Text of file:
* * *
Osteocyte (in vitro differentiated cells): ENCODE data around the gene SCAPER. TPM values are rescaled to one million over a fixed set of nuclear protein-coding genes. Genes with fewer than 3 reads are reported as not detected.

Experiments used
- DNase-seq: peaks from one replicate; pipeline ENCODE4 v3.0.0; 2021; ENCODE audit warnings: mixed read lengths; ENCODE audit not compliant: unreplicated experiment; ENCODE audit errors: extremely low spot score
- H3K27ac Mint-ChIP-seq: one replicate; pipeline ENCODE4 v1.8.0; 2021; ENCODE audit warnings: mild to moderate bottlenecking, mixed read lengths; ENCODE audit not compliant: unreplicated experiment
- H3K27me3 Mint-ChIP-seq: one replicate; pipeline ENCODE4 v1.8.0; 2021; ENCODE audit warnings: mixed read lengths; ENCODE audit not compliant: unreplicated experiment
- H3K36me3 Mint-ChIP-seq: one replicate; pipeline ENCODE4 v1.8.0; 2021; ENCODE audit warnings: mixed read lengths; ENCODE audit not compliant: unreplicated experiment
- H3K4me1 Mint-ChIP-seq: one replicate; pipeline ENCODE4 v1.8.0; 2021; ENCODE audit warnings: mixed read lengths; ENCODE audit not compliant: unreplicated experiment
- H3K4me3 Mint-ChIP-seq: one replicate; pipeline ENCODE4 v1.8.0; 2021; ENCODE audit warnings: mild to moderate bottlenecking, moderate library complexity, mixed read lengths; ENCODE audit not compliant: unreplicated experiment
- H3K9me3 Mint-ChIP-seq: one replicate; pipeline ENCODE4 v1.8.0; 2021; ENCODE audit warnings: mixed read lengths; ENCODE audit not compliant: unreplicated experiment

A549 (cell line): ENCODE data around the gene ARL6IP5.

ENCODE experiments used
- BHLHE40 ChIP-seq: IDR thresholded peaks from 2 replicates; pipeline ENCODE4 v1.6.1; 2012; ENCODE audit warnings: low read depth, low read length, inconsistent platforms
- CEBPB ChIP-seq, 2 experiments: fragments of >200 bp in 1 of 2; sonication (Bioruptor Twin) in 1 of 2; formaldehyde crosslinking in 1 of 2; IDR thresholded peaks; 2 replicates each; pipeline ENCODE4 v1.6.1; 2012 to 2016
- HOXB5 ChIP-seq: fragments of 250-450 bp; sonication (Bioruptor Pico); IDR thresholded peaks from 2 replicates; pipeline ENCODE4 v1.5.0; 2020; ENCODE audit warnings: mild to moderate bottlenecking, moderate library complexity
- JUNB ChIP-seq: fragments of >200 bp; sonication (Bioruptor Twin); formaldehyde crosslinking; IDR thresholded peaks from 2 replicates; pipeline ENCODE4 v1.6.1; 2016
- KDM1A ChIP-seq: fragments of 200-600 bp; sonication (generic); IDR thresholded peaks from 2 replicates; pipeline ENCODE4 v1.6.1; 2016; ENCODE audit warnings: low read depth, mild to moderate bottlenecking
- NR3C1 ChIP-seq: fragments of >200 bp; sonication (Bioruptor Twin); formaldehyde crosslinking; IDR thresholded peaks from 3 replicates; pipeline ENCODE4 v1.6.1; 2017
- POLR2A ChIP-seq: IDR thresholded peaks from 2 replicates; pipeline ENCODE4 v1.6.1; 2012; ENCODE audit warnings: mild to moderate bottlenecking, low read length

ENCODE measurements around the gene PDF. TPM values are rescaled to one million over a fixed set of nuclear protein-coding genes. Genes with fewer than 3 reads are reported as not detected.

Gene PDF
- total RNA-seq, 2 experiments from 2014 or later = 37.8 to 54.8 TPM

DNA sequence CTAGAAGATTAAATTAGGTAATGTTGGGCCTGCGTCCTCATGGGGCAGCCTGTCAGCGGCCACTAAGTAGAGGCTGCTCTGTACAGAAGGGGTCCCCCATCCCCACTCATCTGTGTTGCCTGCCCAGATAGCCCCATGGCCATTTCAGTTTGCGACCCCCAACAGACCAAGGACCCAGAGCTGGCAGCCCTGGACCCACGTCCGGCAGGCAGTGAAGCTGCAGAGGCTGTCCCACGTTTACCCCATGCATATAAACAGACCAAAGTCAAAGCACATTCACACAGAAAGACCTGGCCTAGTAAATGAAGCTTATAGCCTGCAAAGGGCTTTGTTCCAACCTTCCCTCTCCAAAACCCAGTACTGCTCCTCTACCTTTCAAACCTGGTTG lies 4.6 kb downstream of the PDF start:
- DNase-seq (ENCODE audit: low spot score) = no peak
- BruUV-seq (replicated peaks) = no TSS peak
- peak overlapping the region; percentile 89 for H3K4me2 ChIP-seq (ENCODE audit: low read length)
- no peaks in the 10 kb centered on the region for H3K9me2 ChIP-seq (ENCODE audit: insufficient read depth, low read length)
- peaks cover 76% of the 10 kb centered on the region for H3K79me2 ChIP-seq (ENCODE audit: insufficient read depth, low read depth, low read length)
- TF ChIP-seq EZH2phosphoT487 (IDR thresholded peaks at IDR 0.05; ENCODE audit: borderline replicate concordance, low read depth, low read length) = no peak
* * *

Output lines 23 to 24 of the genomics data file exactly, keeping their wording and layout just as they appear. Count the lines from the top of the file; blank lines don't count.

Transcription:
- DNase-seq (ENCODE audit: low spot score) = no peak
- BruUV-seq (replicated peaks) = no TSS peak